Ian Bancroft, Baron Bancroft

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Ian Powell Bancroft, Baron Bancroft (23 December 1922 – 19 November 1996) was a British senior civil servant.

He was born at Barrow-in-Furness, the son of a teacher. He was educated at Sir William Turner's Grammar School, Coatham and Balliol College, Oxford, where he read English. He served with the Rifle Brigade in France from 1942 to 1943, reaching the rank of Captain.

After leaving the Army he joined the Civil Service, serving as Private Secretary to the Second Secretary to the Treasury Sir Henry Wilson Smith from 1948 to 1950, to the Chancellor of the Exchequer Rab Butler from 1953 to 1955 and also to Butler as Lord Privy Seal from 1955 to 1957. He was Principal Private Secretary to the Chancellor of the Exchequer Reginald Maudling in 1964, continuing under James Callaghan until 1966, when he became an Under-Secretary to the Treasury. In 1968 he moved to the same position in the new Civil Service Department, then to the Department of the Environment as Deputy Secretary and Director General of Organisation and Establishments from 1970 to 1972. From 1972 to 1973 he was a Commissioner of HM Customs and Excise, then Second Permanent Secretary at the Civil Service Department until 1975. He returned to the Department of the Environment as Permanent Secretary from 1975 to 1977 before becoming Permanent Secretary to the Civil Service Department and Head of the Home Civil Service in 1978. In 1981 Margaret Thatcher abolished the Civil Service Department, effectively ending his career.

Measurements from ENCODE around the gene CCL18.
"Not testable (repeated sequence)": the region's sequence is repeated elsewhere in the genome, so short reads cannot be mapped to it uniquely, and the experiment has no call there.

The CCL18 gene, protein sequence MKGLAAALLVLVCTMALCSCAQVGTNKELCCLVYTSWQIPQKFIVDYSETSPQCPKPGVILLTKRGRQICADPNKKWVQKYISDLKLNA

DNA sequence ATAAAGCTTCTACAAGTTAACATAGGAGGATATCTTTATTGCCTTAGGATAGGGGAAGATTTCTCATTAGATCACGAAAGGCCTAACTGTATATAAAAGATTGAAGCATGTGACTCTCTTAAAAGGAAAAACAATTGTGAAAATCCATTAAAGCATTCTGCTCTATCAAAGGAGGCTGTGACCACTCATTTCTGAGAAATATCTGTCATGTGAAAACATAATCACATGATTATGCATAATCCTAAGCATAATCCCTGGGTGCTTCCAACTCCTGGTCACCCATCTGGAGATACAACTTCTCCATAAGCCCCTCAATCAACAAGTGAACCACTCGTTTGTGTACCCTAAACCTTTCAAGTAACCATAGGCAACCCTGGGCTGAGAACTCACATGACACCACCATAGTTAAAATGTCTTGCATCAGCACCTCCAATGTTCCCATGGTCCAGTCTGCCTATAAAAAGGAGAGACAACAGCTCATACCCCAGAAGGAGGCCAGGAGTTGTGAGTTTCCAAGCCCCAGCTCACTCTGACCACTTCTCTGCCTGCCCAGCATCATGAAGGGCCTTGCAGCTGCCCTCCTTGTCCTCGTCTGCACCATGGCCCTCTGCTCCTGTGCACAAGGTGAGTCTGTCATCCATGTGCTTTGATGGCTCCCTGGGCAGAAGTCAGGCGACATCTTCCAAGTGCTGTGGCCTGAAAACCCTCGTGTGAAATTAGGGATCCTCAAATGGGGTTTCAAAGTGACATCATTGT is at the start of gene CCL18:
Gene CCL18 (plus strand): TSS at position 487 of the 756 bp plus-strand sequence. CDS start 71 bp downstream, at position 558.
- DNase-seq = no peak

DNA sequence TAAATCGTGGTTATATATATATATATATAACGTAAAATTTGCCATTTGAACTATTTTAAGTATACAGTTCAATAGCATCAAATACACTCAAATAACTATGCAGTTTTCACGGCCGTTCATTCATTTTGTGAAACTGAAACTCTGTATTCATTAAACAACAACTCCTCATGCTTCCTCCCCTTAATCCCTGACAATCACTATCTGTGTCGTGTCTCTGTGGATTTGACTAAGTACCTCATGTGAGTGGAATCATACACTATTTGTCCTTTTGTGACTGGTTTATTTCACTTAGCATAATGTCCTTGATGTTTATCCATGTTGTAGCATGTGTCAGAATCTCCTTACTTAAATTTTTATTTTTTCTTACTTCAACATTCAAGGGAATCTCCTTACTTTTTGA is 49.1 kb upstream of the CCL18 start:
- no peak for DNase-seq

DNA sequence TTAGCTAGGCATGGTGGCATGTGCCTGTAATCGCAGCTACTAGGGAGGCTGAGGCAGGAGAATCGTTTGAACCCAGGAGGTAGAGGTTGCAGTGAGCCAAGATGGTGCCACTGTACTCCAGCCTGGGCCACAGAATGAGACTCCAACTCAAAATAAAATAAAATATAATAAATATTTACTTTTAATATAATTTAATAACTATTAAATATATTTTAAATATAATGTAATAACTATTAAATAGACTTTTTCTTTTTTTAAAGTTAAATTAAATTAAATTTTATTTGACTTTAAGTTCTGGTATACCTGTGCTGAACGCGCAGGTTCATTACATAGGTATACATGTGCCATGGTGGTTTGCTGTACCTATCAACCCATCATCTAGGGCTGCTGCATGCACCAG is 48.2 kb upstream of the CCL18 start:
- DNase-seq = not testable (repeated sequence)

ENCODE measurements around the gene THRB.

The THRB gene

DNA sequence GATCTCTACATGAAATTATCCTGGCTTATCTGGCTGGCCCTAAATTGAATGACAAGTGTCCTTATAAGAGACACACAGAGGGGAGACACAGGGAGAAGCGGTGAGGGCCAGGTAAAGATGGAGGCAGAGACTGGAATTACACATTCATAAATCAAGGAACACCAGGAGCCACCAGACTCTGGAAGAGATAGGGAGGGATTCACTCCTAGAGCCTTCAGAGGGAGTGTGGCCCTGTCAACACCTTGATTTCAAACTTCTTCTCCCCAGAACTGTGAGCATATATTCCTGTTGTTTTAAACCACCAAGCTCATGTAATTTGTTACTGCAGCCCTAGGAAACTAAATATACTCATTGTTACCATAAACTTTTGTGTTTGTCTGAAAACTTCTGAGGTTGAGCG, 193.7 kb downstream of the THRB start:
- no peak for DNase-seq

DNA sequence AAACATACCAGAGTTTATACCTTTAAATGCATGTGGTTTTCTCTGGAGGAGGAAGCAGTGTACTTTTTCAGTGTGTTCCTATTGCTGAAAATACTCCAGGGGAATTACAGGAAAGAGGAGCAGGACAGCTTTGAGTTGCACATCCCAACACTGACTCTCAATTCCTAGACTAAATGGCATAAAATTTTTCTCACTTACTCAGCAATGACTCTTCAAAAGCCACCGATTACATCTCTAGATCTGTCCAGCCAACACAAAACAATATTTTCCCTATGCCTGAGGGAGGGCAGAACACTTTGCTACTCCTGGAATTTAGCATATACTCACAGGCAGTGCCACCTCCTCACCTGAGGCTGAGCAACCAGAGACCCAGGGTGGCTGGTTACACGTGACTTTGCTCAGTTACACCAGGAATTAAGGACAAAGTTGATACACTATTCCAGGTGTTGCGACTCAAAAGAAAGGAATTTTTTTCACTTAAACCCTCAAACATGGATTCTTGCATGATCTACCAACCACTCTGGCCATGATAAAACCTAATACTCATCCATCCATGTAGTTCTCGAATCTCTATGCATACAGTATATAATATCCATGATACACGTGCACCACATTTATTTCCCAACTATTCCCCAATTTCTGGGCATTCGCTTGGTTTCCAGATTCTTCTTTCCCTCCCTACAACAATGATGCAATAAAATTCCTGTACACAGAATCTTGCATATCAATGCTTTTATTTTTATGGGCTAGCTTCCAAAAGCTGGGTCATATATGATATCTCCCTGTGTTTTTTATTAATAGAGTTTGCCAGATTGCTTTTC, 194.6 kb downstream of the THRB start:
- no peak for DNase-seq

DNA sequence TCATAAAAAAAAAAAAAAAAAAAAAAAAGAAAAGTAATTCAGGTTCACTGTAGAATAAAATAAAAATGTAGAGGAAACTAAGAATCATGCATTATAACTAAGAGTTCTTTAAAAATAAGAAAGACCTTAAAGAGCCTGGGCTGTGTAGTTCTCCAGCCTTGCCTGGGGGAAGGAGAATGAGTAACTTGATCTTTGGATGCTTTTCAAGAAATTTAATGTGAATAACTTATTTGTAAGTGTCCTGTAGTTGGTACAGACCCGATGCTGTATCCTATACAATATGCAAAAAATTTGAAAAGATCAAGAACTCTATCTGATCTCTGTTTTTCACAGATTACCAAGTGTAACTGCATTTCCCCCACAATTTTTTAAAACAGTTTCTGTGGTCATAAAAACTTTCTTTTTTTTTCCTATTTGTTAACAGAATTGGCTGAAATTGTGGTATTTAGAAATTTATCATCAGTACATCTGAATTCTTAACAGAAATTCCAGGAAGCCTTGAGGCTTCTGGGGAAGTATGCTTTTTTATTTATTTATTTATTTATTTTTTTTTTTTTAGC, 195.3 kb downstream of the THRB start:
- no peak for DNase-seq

He was made a Companion of the Order of the Bath in 1971, a Knight Commander in 1975, and a Knight Grand Cross in 1979. In 1982 he was given a life peerage and took his seat in the House of Lords.

He was married in 1950 to Jean Swaine, by whom he had two sons and a daughter. He died in London.

References[edit]

Tam Dalyell, Obituary: Lord Bancroft, The Independent, 22 November 1996